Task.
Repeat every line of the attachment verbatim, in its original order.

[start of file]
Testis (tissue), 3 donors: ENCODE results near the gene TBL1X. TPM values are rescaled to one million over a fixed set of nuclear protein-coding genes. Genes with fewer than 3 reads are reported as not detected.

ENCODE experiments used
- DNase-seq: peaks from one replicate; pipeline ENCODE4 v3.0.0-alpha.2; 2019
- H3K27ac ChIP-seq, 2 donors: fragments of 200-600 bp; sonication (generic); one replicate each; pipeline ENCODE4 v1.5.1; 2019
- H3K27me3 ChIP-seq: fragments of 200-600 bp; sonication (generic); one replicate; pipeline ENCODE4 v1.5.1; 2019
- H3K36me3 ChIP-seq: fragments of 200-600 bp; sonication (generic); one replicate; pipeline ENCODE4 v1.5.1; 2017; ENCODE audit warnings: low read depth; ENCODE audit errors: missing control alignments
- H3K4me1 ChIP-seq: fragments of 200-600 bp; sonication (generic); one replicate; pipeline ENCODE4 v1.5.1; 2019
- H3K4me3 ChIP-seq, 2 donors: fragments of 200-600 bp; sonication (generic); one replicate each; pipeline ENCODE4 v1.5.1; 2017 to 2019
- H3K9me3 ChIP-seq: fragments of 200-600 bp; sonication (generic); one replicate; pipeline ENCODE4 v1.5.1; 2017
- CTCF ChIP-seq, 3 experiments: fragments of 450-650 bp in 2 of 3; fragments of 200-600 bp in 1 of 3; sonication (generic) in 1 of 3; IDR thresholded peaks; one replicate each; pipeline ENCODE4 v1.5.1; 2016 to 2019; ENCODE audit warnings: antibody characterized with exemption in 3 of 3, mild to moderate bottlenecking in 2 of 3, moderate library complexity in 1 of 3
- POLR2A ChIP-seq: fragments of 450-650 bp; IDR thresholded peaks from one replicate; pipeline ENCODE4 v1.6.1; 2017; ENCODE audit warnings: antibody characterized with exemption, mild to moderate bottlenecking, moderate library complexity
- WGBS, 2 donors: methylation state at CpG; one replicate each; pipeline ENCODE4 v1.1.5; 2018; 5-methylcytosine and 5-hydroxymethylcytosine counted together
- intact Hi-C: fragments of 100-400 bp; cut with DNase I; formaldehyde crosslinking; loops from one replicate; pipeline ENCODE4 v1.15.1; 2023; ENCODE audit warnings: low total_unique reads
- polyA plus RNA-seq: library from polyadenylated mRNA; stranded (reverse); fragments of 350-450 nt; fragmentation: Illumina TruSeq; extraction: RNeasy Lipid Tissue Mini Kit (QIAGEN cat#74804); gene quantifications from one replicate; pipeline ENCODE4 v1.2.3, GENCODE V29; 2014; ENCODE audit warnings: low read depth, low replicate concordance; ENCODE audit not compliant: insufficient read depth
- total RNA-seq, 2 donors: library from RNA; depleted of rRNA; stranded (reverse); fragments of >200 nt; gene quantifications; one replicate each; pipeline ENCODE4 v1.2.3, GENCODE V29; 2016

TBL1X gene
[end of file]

Testis (tissue), 3 donors: ENCODE results near the gene TBL1X. TPM values are rescaled to one million over a fixed set of nuclear protein-coding genes. Genes with fewer than 3 reads are reported as not detected.

ENCODE experiments used
- DNase-seq: peaks from one replicate; pipeline ENCODE4 v3.0.0-alpha.2; 2019
- H3K27ac ChIP-seq, 2 donors: fragments of 200-600 bp; sonication (generic); one replicate each; pipeline ENCODE4 v1.5.1; 2019
- H3K27me3 ChIP-seq: fragments of 200-600 bp; sonication (generic); one replicate; pipeline ENCODE4 v1.5.1; 2019
- H3K36me3 ChIP-seq: fragments of 200-600 bp; sonication (generic); one replicate; pipeline ENCODE4 v1.5.1; 2017; ENCODE audit warnings: low read depth; ENCODE audit errors: missing control alignments
- H3K4me1 ChIP-seq: fragments of 200-600 bp; sonication (generic); one replicate; pipeline ENCODE4 v1.5.1; 2019
- H3K4me3 ChIP-seq, 2 donors: fragments of 200-600 bp; sonication (generic); one replicate each; pipeline ENCODE4 v1.5.1; 2017 to 2019
- H3K9me3 ChIP-seq: fragments of 200-600 bp; sonication (generic); one replicate; pipeline ENCODE4 v1.5.1; 2017
- CTCF ChIP-seq, 3 experiments: fragments of 450-650 bp in 2 of 3; fragments of 200-600 bp in 1 of 3; sonication (generic) in 1 of 3; IDR thresholded peaks; one replicate each; pipeline ENCODE4 v1.5.1; 2016 to 2019; ENCODE audit warnings: antibody characterized with exemption in 3 of 3, mild to moderate bottlenecking in 2 of 3, moderate library complexity in 1 of 3
- POLR2A ChIP-seq: fragments of 450-650 bp; IDR thresholded peaks from one replicate; pipeline ENCODE4 v1.6.1; 2017; ENCODE audit warnings: antibody characterized with exemption, mild to moderate bottlenecking, moderate library complexity
- WGBS, 2 donors: methylation state at CpG; one replicate each; pipeline ENCODE4 v1.1.5; 2018; 5-methylcytosine and 5-hydroxymethylcytosine counted together
- intact Hi-C: fragments of 100-400 bp; cut with DNase I; formaldehyde crosslinking; loops from one replicate; pipeline ENCODE4 v1.15.1; 2023; ENCODE audit warnings: low total_unique reads
- polyA plus RNA-seq: library from polyadenylated mRNA; stranded (reverse); fragments of 350-450 nt; fragmentation: Illumina TruSeq; extraction: RNeasy Lipid Tissue Mini Kit (QIAGEN cat#74804); gene quantifications from one replicate; pipeline ENCODE4 v1.2.3, GENCODE V29; 2014; ENCODE audit warnings: low read depth, low replicate concordance; ENCODE audit not compliant: insufficient read depth
- total RNA-seq, 2 donors: library from RNA; depleted of rRNA; stranded (reverse); fragments of >200 nt; gene quantifications; one replicate each; pipeline ENCODE4 v1.2.3, GENCODE V29; 2016

TBL1X gene